Taxpayers are funding compensation for holidaymakers hit by travel agency failures during Covid-19 after insurance provided by some businesses fell short of the amount needed. Barry O'Halloran has details on fresh issues surrounding the Travellers' Protection Fund.
The majority of households in the State will not see any material change in their financial circumstances as a result of Budget 2022, the Economic and Social Research Institute (ESRI) has said. Eoin Burke-Kennedy reports on the judgment, which also allows that some low-income working parents and retirees could end up being worse off.
Cliff Taylor also takes a close look at this week's budget in our long-read Agenda feature, outlining his five main takeaways, including a nod to the issues that now look set to arise in Budget 2023.
John FitzGerald has parsed the budget too, looking back on what he sees as the missed opportunities in the 2022 package. He suggests, for example, that it might have been wiser to have extracted some spending power from the economy through raising taxation.
In his Caveat column, Mark Paul asks what the appropriate policy response should be to rising Covid numbers? He suggests it might be best for some businesses to prepare for the worst while still hoping for the best.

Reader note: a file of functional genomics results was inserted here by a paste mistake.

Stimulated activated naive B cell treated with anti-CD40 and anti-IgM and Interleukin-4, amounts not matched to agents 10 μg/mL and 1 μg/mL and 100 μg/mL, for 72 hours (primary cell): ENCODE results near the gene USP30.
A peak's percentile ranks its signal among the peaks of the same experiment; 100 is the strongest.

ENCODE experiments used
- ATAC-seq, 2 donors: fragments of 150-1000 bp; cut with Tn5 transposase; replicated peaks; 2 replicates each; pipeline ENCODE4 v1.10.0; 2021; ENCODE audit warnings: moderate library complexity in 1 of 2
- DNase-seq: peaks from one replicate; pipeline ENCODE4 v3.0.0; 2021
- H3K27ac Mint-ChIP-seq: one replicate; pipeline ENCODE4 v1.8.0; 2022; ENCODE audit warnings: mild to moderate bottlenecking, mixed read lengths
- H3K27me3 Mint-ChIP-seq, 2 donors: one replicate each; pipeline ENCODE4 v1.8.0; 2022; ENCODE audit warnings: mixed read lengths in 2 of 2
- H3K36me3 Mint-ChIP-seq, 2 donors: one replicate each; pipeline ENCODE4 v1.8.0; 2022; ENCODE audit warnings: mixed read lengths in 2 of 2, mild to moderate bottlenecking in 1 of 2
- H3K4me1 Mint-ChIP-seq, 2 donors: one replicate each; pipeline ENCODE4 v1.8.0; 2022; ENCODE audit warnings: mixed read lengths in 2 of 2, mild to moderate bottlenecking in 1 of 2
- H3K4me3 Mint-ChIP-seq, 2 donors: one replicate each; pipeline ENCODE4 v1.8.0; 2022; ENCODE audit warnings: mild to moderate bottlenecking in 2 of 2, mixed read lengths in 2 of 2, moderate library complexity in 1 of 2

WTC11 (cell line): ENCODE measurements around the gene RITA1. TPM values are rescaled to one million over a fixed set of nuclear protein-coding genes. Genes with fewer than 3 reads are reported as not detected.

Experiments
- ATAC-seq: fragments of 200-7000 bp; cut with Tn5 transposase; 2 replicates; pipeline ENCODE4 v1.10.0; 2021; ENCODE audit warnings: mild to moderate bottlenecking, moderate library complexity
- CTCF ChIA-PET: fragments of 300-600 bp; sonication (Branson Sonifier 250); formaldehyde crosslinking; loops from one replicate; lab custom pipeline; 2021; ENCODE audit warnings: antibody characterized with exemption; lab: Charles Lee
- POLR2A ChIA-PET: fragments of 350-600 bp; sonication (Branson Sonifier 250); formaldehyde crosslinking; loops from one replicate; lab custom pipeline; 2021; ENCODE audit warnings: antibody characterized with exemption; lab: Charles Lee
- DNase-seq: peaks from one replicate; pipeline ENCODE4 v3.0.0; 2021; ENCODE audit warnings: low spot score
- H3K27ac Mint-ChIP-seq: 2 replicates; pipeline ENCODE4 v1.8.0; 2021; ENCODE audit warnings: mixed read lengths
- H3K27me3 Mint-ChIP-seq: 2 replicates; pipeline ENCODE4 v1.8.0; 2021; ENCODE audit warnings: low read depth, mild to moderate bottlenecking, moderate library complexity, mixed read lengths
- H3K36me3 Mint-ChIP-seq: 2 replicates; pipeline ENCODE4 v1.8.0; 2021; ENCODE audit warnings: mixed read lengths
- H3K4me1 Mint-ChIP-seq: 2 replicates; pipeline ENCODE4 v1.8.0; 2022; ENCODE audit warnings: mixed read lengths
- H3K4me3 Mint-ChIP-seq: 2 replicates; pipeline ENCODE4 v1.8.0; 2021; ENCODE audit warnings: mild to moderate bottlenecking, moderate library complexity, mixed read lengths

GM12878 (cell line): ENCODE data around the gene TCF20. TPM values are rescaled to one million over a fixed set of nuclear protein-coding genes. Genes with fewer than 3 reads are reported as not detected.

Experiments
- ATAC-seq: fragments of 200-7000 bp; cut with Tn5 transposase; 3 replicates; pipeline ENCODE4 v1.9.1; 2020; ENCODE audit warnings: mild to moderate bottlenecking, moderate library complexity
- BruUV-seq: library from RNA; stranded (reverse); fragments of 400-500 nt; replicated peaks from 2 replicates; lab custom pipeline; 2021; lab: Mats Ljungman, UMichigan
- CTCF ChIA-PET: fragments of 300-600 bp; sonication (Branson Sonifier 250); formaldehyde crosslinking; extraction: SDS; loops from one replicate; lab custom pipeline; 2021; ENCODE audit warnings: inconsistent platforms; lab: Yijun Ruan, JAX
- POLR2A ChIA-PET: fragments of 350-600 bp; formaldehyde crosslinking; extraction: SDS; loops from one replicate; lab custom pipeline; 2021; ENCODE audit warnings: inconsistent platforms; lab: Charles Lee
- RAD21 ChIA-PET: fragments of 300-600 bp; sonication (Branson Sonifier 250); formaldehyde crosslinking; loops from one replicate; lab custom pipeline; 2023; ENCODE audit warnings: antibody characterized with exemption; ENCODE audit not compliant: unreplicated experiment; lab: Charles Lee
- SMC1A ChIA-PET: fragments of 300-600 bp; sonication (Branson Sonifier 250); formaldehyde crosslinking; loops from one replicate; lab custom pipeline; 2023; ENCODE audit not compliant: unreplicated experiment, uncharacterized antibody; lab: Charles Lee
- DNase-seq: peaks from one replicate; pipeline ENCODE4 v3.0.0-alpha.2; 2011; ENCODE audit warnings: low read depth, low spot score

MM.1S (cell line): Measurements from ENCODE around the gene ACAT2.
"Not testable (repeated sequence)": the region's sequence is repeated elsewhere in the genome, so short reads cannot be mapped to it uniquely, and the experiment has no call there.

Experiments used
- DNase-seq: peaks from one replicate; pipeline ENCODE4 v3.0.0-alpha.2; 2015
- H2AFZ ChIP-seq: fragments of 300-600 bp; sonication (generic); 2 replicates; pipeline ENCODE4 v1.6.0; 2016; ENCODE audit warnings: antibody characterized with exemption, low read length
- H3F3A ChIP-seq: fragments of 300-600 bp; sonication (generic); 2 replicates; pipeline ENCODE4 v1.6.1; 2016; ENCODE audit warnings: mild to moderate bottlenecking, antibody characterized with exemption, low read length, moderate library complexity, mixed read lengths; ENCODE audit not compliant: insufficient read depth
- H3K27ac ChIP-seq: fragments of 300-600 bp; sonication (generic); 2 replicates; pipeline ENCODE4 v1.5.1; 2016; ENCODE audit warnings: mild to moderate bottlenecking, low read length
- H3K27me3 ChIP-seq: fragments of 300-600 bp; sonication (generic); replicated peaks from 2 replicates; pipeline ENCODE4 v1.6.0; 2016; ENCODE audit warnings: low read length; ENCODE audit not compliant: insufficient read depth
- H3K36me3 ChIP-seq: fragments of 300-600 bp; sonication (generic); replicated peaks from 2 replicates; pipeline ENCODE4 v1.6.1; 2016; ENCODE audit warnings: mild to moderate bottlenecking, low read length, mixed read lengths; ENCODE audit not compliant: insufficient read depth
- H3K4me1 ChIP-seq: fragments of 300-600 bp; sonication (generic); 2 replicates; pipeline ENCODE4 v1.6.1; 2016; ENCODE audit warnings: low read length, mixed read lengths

With the cost of power and fuel hitting daily headlines, David Sheppard asks what exactly is driving Europe's energy crisis, neatly outlining the factors behind the problem.
Are you on the path to burnout at work? Olive Keogh has some tips for those of you who answered 'yes', pointing out that high performance does not need to come at the expense of wellbeing.
Ger Rabbette, the chief executive of fast-growing pharmaceutical services group Uniphar, has been selected as The Irish Times Business Person of the month for September, an award run in association with Bank of Ireland. Uniphar defied the Covid-19 pandemic to deliver a 31 per cent surge in profits to €134.3 million in results for the first half of the year announced in September.
Our Wild Goose this week is Keith Harris, a hairdresser based in Fortaleza, Brazil. Mr Harris started out in his career aged 14, sweeping the floor in his father's salon in Dublin. The Terenure native now cuts hair while looking out over sunny rooftops close to the equator.